Just before we do a deep dive into eschatology, the end of the world, the return of the King, we have this little pause in the calendar. It is here for all sorts of reasons, but I think this is a much needed diversion for the people of God. It certainly is for the preachers. For the past several weeks Jesus has been talking about serious matters. Reformation day also brings up the painful divisions and reform of the Church. We eat our brats and drink a little bier but the Reformation lives in the tension of now and not yet. It is never entirely comfortable.
All Saints Day gives us an occasion to rest wholly in the promise of God. It pulls aside the veil for just a moment and we get to see and eat with the unnumbered host of heaven. We preached, this festival should inform every time the parishioner comes to the Lord’s Supper. With angels and archangels and will all the company of heaven… Those words of the traditional preface remind us that we believe in a communion of holy people, both those who are made right by the ongoing forgiveness of Jesus in this moment of time and all those whose race has been run and who rest in Christ.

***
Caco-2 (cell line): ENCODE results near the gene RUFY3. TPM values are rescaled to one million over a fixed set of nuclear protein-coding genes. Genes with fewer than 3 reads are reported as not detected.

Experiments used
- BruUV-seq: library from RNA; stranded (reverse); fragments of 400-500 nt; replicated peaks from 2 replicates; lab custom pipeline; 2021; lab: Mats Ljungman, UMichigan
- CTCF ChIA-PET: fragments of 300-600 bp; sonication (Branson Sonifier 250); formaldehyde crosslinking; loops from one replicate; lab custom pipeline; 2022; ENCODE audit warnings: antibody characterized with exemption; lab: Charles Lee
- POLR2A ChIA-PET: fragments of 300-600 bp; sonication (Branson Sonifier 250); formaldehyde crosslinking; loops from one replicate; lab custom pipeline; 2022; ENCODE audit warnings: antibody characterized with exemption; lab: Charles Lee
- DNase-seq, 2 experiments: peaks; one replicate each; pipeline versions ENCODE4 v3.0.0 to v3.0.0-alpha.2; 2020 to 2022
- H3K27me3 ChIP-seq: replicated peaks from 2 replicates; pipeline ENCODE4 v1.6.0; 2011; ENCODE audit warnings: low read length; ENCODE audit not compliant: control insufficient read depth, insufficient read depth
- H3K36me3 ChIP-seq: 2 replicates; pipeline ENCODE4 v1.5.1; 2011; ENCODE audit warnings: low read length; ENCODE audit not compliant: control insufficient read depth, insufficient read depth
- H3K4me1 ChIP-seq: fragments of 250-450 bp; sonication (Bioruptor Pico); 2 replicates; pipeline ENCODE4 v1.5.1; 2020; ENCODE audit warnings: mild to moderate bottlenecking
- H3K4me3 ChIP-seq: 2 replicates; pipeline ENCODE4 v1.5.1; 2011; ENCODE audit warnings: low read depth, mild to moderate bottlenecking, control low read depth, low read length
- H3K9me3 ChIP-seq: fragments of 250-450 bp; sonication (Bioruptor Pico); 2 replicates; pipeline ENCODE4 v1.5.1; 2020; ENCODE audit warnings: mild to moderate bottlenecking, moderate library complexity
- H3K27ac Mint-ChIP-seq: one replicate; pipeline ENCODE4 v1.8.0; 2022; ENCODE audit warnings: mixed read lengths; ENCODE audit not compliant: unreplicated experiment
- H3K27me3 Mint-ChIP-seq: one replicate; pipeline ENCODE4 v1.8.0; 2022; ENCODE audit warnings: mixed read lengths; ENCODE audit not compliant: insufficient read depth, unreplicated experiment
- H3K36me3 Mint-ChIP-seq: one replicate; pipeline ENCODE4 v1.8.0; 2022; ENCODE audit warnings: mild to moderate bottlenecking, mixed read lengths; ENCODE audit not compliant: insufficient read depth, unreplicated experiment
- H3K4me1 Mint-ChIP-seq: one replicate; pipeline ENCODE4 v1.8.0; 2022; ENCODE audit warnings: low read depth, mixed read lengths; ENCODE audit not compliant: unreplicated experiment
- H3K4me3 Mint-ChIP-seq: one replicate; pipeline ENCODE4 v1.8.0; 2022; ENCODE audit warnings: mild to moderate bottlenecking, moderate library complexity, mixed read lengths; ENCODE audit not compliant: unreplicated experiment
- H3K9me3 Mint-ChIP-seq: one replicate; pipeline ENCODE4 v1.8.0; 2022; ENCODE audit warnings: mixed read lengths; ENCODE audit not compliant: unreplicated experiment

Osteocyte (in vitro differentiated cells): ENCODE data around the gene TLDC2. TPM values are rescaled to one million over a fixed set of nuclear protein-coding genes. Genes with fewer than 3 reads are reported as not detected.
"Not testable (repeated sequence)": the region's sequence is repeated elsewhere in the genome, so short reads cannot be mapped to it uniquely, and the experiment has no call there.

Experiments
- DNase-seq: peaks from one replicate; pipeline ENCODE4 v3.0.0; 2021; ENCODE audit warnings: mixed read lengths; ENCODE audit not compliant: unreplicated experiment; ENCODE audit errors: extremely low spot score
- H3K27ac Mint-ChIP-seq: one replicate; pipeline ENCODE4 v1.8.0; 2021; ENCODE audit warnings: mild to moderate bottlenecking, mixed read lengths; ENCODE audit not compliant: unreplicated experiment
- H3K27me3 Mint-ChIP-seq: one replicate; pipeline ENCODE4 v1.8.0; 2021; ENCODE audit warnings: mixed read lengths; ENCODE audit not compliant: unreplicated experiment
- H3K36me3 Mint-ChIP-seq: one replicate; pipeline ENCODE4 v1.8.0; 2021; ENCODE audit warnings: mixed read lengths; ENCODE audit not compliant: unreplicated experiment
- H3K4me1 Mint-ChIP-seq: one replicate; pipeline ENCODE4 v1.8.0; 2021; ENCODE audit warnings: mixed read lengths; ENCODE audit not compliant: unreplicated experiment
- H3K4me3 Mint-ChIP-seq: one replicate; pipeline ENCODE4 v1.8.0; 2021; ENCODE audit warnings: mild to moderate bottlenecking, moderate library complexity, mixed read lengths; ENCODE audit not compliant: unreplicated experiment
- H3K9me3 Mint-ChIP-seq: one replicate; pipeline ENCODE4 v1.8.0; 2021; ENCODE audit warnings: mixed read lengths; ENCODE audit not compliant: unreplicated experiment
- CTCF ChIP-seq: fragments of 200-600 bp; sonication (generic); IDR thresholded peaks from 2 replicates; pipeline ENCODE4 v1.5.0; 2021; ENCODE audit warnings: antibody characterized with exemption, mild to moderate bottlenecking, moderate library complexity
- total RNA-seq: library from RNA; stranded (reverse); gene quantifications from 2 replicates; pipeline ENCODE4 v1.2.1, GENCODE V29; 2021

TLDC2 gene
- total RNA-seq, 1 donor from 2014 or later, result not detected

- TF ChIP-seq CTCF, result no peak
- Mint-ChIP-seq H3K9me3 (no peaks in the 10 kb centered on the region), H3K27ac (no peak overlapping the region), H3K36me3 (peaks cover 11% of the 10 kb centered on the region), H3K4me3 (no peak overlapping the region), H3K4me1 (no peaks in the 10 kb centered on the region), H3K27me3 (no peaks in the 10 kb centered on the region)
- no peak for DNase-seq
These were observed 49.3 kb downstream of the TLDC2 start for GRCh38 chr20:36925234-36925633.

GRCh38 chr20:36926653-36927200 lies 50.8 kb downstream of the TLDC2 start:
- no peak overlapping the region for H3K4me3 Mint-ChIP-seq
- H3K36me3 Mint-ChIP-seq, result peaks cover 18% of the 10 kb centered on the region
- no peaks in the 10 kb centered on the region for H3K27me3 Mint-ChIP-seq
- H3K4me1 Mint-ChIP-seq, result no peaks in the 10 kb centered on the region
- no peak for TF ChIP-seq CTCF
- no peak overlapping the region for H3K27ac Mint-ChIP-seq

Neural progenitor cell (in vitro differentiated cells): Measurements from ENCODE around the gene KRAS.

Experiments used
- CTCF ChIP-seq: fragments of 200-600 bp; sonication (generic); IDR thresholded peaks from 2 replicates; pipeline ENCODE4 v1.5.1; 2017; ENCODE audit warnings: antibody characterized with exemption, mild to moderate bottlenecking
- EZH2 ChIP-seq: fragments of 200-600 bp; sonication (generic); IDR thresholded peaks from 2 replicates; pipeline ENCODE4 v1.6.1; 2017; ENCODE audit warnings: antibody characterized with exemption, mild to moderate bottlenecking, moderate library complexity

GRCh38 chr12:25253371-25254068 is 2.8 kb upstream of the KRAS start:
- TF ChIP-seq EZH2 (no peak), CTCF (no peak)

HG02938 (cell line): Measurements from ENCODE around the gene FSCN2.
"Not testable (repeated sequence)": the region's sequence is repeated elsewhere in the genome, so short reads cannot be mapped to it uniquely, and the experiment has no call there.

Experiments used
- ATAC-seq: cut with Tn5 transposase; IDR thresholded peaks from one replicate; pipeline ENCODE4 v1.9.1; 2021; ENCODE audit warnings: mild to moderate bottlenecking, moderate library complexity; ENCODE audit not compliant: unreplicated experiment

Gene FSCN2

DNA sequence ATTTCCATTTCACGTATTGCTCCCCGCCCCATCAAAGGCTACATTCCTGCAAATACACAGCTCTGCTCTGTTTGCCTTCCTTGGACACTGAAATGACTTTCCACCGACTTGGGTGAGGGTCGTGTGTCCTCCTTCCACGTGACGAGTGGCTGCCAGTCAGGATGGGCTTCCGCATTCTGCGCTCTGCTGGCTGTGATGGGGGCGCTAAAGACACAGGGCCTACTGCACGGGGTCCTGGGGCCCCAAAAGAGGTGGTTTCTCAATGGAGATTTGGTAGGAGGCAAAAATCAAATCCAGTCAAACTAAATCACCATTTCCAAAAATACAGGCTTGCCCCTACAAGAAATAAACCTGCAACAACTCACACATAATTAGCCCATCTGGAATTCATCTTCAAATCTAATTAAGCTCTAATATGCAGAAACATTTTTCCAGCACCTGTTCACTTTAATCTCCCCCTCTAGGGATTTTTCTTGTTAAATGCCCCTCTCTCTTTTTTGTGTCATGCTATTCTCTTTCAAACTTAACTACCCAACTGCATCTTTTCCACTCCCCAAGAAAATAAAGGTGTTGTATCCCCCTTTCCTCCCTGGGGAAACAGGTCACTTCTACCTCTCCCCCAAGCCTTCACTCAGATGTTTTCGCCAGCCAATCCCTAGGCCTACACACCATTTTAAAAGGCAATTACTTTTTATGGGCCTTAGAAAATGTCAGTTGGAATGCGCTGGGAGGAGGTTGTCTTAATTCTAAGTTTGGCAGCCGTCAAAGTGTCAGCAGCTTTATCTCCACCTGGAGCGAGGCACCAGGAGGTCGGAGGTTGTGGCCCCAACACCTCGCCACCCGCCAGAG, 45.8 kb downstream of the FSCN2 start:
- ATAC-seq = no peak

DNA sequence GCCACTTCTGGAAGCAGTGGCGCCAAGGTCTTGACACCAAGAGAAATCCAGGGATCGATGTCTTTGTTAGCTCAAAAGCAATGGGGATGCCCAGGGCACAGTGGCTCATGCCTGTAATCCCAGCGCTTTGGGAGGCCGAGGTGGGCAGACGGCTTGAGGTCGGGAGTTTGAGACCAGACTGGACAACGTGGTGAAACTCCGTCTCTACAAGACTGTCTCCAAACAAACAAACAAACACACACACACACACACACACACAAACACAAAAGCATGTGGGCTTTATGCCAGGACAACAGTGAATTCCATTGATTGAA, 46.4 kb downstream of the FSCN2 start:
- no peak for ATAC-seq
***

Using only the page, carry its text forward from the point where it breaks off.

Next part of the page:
For the beleaguered Christian, this is welcome news indeed. The preacher will not have to work to hard to get the Christian to see why he or she needs this. The larger issue really lies in the Spirit’s hand, getting the hearer to believe that this sacramental meal, this supper of Christ’s body and blood, includes us in this holy assembly. But the preacher must leave that faith creation to the Spirit of God. He is called to bear witness to the Christ, His kingdom, and the blessing of this sacrament. Do so winsomely and beautifully, but do not take to yourself the responsibility for what the hearers do with that. It is in his capable hands.